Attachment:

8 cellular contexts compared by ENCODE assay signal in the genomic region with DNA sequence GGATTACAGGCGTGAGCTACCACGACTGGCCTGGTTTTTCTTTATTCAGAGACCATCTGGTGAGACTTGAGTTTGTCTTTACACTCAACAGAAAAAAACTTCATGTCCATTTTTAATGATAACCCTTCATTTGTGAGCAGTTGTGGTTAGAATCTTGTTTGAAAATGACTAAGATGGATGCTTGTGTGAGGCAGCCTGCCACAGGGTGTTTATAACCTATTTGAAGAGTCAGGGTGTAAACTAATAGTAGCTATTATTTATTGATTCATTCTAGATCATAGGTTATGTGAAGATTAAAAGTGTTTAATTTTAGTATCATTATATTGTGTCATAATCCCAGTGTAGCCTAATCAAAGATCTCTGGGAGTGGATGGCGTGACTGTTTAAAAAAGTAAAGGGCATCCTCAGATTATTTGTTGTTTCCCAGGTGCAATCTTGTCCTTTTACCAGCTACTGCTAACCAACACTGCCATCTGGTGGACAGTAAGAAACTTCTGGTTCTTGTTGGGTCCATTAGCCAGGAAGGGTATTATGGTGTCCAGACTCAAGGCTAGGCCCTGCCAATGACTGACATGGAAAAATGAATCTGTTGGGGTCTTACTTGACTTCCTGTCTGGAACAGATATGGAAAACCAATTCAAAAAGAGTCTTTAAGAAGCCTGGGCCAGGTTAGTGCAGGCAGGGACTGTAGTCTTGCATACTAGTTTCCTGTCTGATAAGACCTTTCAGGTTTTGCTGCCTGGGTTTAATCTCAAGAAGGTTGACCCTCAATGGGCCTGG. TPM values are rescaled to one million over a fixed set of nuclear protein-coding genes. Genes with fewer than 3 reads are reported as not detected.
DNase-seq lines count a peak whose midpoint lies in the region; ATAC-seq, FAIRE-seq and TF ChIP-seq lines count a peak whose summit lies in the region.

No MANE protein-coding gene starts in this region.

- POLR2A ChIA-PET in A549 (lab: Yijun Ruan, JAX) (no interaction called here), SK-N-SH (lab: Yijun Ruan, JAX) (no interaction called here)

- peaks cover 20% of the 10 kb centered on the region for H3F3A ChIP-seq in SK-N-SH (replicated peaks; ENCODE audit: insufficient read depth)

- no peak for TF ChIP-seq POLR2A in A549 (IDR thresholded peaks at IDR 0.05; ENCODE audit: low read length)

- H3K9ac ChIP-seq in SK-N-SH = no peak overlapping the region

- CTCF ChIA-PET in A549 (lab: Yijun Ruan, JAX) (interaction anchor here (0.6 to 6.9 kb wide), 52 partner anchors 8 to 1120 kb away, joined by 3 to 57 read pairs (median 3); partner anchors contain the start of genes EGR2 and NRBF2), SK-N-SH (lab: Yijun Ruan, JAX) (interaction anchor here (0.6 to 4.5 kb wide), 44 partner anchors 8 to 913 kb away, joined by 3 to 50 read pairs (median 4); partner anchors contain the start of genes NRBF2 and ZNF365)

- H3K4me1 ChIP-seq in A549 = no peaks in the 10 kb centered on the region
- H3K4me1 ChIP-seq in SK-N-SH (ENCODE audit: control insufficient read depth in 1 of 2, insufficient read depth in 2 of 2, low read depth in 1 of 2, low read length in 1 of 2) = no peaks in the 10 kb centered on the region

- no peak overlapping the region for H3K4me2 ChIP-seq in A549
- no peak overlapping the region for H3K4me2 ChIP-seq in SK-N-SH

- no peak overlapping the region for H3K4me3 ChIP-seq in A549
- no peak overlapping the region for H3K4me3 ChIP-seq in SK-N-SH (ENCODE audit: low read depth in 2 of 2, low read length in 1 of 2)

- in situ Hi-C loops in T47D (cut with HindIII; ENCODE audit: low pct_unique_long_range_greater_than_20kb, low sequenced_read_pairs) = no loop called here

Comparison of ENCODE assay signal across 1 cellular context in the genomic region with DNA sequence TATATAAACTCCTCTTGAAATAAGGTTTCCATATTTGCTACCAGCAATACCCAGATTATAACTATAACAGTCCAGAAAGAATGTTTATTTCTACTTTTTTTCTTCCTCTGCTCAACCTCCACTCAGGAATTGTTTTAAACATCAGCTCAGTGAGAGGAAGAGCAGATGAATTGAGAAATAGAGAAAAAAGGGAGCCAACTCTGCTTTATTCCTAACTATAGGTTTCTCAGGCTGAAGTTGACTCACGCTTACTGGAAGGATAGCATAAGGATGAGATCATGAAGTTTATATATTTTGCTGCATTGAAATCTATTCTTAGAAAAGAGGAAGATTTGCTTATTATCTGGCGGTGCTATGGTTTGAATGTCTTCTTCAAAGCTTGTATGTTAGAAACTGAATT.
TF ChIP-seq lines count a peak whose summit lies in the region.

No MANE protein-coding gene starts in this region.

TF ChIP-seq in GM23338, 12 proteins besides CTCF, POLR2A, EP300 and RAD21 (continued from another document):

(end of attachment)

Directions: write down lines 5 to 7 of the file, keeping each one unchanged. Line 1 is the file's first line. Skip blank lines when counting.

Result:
- peaks cover 20% of the 10 kb centered on the region for H3F3A ChIP-seq in SK-N-SH (replicated peaks; ENCODE audit: insufficient read depth)

- no peak for TF ChIP-seq POLR2A in A549 (IDR thresholded peaks at IDR 0.05; ENCODE audit: low read length)

- H3K9ac ChIP-seq in SK-N-SH = no peak overlapping the region